Employees trying to settle workers compensation claims face a complicated process, especially when the injured employees either are, or soon could be, eligible for Medicare. Normally, settlement discussions in workers’ compensation cases involve protracted discussions between the employee and those tasked with handling their claims. However, if an employee needs Medicare or Medicaid benefits to get required medical care, then the Centers for Medicare and Medicaid Services (CMS) have a financial interest in being reimbursed for those expenses and delays are inevitable. In these cases, CMS requires that some of the settlement money be “set aside” to pay for potential benefits, even if they occur in the future. However, CMS has failed to publish or apply fair and uniform rules for deciding how much of the money it requires or how it will even review settlement proposals.
Having settlement funds set side is not the problem -- CMS has a legitimate interest in protecting the statutory role of Medicare as secondary to other sources of payment for medical care. The problem is that CMS’s review process is unpredictable, inefficient, and slow, often resulting in protracted delays in determining the specific amount needed in reserve to protect Medicare’s interest. In some instances, CMS requires set-asides for future medical expenses that are also inconsistent with the provisions of the claimant’s state workers’ compensation system.
With this lack of procedural clarity, one might think there is a reliable appeals process of CMS decisions in place, but there is not. In fact, the current opportunity to review decisions is at the discretion of CMS and it is very time-consuming. In the meantime, the future financial welfare of tens of thousands of injured workers annually, as well as the interests of employers, insurers and states that administer workers’ compensation laws, are at stake.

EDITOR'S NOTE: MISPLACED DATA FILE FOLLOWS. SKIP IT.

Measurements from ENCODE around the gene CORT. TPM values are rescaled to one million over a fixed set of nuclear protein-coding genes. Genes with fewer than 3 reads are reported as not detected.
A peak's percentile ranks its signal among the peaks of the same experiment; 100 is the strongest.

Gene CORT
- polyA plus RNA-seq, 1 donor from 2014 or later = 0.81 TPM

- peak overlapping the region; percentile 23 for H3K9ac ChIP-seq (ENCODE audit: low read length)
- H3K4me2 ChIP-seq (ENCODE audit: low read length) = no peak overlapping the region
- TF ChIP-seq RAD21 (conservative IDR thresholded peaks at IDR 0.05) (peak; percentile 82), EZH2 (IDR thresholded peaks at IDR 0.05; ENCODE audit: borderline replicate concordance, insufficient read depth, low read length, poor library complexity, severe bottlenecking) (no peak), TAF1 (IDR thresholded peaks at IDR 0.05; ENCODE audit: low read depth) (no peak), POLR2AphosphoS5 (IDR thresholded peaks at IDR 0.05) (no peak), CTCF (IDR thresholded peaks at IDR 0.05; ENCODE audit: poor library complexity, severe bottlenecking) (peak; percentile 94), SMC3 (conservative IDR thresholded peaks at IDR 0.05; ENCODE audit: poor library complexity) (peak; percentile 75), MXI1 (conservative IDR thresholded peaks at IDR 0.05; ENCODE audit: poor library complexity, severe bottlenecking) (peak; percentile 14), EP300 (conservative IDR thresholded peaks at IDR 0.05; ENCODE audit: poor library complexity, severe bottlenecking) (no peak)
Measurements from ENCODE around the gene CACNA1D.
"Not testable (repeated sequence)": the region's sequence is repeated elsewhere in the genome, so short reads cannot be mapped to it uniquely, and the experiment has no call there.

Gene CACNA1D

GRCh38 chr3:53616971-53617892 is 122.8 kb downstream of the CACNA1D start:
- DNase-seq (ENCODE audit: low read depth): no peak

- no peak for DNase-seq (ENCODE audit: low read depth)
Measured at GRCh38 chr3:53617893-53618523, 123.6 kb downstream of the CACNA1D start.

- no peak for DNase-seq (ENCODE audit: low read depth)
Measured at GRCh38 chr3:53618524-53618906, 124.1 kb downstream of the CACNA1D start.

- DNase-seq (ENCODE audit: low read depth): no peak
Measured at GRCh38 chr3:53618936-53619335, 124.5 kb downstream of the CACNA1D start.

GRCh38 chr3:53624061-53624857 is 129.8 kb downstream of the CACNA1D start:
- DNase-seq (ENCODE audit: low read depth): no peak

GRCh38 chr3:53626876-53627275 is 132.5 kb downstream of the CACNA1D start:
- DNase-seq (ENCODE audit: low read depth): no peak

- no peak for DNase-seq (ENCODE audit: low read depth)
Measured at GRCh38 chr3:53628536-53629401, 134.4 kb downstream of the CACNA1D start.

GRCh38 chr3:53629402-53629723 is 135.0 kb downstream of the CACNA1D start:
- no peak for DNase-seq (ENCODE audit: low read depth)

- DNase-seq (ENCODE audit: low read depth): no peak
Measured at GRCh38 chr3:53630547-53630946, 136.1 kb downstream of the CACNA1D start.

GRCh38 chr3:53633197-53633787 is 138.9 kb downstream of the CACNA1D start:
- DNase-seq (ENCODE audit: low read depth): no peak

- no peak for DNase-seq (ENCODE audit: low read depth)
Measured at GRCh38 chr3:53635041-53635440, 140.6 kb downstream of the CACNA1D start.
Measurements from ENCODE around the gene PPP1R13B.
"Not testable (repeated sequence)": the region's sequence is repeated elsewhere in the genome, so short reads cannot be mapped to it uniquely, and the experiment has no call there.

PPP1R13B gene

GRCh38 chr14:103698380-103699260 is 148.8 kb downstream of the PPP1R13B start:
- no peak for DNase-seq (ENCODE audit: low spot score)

Hope is on the horizon, though. On August 2, 2019, Representatives Mike Thompson (D-CA) and George Holding (R-NC) introduced the Coordination of Medicare Payments and Worker’s Compensation Act or the COMP Act (H.R. 4161) to amend Title XVIII of the Social Security Act. The ABA supports this bipartisan bill that would:
- clarify that the amount to be set aside should be based on workers’ compensation law;
- provide a reasonable time frame in which CMS is to review set-aside submissions;
- provide a process for parties to appeal CMS determinations; and
- provide an optional direct payment of set-aside amounts to Medicare.
Common-sense proposals like these also have broad-based support from the trial bar, employers, and the insurance industry. The ABA believes that Congress should pass corrective legislation like this to establish a fair, predictable, and efficient due process for reviewing Medicare set-aside proposals and save all interested parties, including CMS, time and money.
If you would like to know more about this issue or to join us in supporting Representatives Thompson and Holding to advance this legislation, please contact the Governmental Affairs Office at [email protected] or follow us on Twitter @ABAGrassroots.